Trial by jury is the inherent and invaluable right of every American.
— The Stamp Act Congress (1765)
As the Center for Study of Responsive Law says, “The civil jury system is a hallmark of democracy
and an important safeguard of freedom. Civil juries have been called the conscience of the community. They stand as indispensable watchdogs over corporate negligence and corruption. Juries are the one arena where average citizens can participate directly in government, where they can have a direct impact on events and ultimately the state of their lives. The consensus among judges, lawyers and jurors themselves is that the system works extremely well. ”
The right to trial by jury is one of our foremost rights as Americans. The Center for Justice and Democracy has a great factsheet on how this came to be.
The Massachusetts Body of Liberties in 1641, was the first colonial charter to provide for civil and criminal jury trials by name – before securing the rights of free speech or press. In England at the time, the Court would regularly punish jurors for bringing the “wrong” verdict, but in the US, a 1670 indictment against William Penn for illegal speech and assembly (he was found not guilty) spurred the end of this practice.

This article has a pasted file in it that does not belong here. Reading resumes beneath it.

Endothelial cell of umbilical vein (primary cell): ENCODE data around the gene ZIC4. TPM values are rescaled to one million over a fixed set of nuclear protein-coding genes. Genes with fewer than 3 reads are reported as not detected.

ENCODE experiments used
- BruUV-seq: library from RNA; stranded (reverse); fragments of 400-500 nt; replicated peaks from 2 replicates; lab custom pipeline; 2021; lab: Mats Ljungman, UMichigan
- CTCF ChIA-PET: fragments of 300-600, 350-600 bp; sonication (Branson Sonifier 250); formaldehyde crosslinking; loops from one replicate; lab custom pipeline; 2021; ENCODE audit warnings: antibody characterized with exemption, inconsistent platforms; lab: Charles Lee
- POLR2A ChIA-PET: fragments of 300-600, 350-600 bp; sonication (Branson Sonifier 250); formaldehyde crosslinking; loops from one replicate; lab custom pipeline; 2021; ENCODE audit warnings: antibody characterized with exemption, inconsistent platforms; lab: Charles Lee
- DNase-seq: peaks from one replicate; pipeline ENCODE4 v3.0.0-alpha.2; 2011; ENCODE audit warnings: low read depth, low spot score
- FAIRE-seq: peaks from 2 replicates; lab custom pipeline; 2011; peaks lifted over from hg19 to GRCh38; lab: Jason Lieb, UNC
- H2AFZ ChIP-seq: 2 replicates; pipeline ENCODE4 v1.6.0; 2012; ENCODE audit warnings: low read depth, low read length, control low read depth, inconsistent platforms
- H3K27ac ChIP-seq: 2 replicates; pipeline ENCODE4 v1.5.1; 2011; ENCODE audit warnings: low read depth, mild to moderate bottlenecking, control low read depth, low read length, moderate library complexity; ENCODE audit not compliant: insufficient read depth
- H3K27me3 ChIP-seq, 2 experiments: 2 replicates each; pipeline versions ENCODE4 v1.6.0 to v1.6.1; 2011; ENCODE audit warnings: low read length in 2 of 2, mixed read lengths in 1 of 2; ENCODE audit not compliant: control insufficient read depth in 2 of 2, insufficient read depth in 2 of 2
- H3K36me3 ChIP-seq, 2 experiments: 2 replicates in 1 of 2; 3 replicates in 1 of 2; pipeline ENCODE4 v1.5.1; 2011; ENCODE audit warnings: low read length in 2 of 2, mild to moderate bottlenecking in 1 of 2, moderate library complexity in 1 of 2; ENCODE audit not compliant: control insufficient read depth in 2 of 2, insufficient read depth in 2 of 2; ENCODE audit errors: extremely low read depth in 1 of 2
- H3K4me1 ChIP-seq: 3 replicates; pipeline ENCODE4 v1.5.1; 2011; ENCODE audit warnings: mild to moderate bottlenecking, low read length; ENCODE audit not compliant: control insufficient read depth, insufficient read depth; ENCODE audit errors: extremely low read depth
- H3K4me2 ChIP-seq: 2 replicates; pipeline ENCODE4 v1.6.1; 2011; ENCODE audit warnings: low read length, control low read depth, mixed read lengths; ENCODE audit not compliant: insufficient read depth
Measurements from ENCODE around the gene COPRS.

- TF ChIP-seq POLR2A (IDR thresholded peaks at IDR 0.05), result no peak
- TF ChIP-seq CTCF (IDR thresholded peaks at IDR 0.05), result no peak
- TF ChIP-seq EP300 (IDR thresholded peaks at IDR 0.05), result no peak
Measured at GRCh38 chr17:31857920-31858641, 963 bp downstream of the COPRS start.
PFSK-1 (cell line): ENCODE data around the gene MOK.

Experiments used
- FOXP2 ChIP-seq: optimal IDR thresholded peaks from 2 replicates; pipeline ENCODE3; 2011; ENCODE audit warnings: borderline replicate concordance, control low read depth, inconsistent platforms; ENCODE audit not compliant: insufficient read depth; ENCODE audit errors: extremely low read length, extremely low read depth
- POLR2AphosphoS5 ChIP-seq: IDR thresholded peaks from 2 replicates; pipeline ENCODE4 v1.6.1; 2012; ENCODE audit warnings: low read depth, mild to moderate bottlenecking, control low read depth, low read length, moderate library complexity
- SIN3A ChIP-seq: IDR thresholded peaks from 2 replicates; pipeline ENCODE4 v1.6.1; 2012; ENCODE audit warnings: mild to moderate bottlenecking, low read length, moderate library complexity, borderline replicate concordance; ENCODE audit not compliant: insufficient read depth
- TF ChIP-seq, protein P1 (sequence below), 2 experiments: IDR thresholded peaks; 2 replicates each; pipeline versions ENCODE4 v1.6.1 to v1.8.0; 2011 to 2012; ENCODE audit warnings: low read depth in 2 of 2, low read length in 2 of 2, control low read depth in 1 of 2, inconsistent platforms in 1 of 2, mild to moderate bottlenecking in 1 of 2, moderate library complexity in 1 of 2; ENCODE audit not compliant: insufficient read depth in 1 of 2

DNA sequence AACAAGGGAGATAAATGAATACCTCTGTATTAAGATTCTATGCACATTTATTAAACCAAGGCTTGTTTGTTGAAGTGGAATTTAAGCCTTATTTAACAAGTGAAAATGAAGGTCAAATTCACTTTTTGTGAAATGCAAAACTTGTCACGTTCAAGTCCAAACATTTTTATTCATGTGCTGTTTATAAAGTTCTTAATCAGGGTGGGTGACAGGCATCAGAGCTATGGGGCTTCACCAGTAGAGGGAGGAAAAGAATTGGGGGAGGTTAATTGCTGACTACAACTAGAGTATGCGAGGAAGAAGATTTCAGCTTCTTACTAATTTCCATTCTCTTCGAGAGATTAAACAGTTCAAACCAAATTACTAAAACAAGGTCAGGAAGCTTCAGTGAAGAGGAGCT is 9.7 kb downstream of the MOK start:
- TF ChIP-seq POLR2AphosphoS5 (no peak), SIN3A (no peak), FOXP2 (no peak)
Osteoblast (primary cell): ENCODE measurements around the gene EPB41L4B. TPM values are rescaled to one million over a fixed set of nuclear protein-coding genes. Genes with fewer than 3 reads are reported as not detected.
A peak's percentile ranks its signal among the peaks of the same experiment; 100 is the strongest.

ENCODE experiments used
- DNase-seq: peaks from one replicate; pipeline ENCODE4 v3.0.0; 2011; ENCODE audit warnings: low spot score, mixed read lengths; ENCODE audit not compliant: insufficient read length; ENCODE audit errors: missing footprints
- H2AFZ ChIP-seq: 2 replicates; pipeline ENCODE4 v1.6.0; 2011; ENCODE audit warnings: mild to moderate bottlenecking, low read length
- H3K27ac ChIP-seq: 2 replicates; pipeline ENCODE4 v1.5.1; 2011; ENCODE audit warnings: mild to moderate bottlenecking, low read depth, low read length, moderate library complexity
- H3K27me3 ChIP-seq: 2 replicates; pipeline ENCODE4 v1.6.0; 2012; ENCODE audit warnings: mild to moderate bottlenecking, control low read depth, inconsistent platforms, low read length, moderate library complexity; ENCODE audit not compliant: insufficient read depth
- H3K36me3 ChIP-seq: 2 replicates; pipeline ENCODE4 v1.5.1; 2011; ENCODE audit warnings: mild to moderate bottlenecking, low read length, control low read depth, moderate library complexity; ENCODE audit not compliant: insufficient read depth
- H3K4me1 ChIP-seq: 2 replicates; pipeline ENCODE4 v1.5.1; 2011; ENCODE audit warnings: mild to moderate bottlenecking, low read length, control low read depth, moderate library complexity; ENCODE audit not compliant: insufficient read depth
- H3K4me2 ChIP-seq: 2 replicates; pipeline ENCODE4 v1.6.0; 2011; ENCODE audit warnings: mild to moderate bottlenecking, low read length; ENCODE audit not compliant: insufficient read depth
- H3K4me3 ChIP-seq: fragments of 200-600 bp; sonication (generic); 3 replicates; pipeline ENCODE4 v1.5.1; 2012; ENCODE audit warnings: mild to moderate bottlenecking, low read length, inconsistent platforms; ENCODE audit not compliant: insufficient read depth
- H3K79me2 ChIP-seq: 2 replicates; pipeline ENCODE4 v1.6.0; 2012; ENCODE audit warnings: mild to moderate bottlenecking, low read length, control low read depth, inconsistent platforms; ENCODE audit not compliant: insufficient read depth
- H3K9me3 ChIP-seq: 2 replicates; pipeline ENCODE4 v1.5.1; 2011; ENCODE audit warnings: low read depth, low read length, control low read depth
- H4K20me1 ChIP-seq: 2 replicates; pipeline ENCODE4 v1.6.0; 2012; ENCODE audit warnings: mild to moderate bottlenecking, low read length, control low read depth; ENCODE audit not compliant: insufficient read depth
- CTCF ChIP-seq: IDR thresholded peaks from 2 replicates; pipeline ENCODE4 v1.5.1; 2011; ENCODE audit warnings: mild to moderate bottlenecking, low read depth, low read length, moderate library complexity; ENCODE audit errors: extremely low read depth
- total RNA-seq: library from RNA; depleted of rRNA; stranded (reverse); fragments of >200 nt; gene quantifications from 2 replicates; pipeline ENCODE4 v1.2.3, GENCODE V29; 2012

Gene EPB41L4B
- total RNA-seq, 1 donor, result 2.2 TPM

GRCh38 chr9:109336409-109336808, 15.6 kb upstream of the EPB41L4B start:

Civil trial by jury even at the start of our country was considered one of our most vital rights. State Constitutions in the colonies beginning in 1776 contained language securing the right of civil trial by jury. The North Carolina Constitution’s language, for example, was: “[I]n all controversies at law, respecting property, the ancient mode of trial by jury is one of the best securities of the rights of the people, and ought to remain sacred and inviolable.” (emphasis added)
In addition, the lack of language in the original Constitution securing the right to civil trial by jury (as well as the other rights enumerated later in the Bill of Rights) nearly defeated the Constitution. The right to a civil jury trial was added in 1791 as the 7th Amendment.